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Please Note: This article is written for users of the following Microsoft Excel versions: 97, 2000, 2002, and 2003. If you are using a later version (Excel 2007 or later), this tip may not work for you. For a version of this tip written specifically for later versions of Excel, click here: Opening Two Workbooks with the Same Name.
It is not unusual to have two workbooks, located in different folders, that have the same name. For instance, you could have two folders, one named "Year 2011" and another named "Year 2012." Both folders could contain a workbook file named Budget.xls.
Opening one of the Budget files in Excel is easy. If you try to open the second Budget file while the first is already open, Excel will generate an error. It does this because many of the internal functions used by Excel don't rely on a full path name for their operation, but instead look at only the name of the workbook. Having two workbooks open with the same name would cause these internal functions to become confused. The solution—don't let Excel open the second file that has the same name.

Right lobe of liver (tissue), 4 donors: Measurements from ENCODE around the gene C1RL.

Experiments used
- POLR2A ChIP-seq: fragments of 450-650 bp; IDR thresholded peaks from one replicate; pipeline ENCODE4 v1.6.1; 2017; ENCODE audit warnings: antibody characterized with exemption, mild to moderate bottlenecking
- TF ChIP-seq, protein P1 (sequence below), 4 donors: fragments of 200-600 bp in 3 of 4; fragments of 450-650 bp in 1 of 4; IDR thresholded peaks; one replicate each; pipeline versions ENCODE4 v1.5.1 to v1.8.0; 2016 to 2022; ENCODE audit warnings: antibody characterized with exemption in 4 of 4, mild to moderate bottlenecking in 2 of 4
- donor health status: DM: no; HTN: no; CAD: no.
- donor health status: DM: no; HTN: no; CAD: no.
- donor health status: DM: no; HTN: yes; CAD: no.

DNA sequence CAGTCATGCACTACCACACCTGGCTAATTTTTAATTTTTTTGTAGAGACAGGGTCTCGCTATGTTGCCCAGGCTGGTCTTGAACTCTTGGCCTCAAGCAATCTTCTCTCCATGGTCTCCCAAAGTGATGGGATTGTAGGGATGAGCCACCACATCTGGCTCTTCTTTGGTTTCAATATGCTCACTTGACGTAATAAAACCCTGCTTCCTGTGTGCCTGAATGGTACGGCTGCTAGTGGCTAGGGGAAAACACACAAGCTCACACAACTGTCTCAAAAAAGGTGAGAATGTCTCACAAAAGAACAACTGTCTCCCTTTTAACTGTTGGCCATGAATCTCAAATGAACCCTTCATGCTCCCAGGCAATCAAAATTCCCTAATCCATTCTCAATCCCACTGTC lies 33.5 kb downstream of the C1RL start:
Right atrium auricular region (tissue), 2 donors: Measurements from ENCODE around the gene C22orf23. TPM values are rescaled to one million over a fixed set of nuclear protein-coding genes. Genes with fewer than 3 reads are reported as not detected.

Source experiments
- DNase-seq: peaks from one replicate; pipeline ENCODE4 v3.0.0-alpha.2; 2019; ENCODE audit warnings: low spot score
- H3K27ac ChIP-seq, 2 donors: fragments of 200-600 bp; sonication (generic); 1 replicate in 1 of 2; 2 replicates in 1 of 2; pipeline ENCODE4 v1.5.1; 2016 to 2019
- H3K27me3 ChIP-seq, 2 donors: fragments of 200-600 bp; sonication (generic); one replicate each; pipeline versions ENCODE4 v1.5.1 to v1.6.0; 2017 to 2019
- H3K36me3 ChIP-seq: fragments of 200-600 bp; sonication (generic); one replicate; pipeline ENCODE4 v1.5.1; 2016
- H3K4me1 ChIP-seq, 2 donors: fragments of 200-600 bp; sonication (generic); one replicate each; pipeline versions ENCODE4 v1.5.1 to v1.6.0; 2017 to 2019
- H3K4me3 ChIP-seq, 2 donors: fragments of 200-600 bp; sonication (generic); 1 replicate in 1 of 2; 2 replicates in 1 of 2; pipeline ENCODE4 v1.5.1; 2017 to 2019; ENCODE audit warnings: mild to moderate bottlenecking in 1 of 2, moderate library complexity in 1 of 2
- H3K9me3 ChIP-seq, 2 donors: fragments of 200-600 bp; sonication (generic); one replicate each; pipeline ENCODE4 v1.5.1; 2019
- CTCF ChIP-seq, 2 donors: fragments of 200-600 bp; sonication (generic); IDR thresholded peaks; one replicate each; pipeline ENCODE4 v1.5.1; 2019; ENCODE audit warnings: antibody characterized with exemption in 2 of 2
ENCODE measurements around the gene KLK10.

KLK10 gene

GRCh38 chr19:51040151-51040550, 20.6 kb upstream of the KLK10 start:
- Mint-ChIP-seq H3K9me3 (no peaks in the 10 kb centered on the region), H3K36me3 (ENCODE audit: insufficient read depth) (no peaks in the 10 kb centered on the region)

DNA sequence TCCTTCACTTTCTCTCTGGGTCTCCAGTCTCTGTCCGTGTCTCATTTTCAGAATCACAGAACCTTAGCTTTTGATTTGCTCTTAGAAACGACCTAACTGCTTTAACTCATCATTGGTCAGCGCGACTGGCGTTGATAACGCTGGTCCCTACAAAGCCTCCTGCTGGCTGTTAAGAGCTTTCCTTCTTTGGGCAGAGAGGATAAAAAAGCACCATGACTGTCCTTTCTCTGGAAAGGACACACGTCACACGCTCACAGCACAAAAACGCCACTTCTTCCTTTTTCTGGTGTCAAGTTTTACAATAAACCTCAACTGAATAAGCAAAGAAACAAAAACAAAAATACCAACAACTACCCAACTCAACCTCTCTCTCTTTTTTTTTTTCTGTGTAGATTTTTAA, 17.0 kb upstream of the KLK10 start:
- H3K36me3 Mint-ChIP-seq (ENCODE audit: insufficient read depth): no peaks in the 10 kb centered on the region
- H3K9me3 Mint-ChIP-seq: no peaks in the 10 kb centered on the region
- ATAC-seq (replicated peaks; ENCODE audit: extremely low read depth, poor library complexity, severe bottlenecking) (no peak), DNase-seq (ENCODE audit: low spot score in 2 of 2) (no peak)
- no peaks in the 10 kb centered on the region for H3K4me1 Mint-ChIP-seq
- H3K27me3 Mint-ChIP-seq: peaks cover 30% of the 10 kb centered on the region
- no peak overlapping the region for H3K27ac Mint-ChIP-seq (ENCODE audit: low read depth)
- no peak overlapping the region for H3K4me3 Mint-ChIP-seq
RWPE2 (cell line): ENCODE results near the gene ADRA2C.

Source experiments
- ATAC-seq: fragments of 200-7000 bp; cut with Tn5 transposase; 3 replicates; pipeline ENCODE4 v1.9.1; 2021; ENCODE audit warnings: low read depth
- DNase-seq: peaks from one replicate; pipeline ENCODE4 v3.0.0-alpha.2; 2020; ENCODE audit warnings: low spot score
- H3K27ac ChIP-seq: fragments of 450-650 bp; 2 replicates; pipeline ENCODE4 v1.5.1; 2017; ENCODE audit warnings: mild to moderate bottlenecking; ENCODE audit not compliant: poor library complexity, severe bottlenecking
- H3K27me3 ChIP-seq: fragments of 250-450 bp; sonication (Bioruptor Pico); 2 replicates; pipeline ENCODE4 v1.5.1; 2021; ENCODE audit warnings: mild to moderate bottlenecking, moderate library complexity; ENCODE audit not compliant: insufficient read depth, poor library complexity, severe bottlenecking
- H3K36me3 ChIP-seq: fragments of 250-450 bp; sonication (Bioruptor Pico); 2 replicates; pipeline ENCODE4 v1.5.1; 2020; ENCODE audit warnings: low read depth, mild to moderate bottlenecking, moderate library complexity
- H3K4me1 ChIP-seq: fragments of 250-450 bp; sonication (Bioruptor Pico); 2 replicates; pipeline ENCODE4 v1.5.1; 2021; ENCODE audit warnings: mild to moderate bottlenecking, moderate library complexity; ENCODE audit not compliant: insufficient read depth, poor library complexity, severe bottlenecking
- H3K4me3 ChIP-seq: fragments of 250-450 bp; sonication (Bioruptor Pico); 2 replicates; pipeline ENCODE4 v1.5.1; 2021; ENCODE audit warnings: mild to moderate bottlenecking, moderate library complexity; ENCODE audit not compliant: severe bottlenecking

There are a couple of ways around this, however. The first (and obvious) workaround is to rename one or both of the workbook files. In the example above, you could name one file Budget2011.xls and the other Budget2012.xls. With different names, the workbooks will open just fine.
The second workaround is to just open a second instance of Excel. In other words, when you want to open the second Budget file, don't do it by choosing Open from within the program. Instead, use the Windows Start menu to start another copy of Excel. Because of the way that memory and programs are handled by Windows, neither copy of Excel is aware of the other. Thus, you could open the different Budget files (each with the same name) in each of the instances of Excel.
There is one potential glitch if you open a second instance of Excel. If there are workbooks that are automatically opened when Excel starts (such as Personal.xls), then you may see a warning or error message when you start the second instance of Excel. In most cases this won't cause any problem—at least it doesn't with Personal.xls. If you have other workbooks that are automatically opened, you will need to do some testing to see if there are any problems evident. (Potential problems can vary, depending on the content and programming inherent in the workbooks being automatically opened.)
ExcelTips is your source for cost-effective Microsoft Excel training. This tip (2222) applies to Microsoft Excel 97, 2000, 2002, and 2003. You can find a version of this tip for the ribbon interface of Excel (Excel 2007 and later) here: Opening Two Workbooks with the Same Name.
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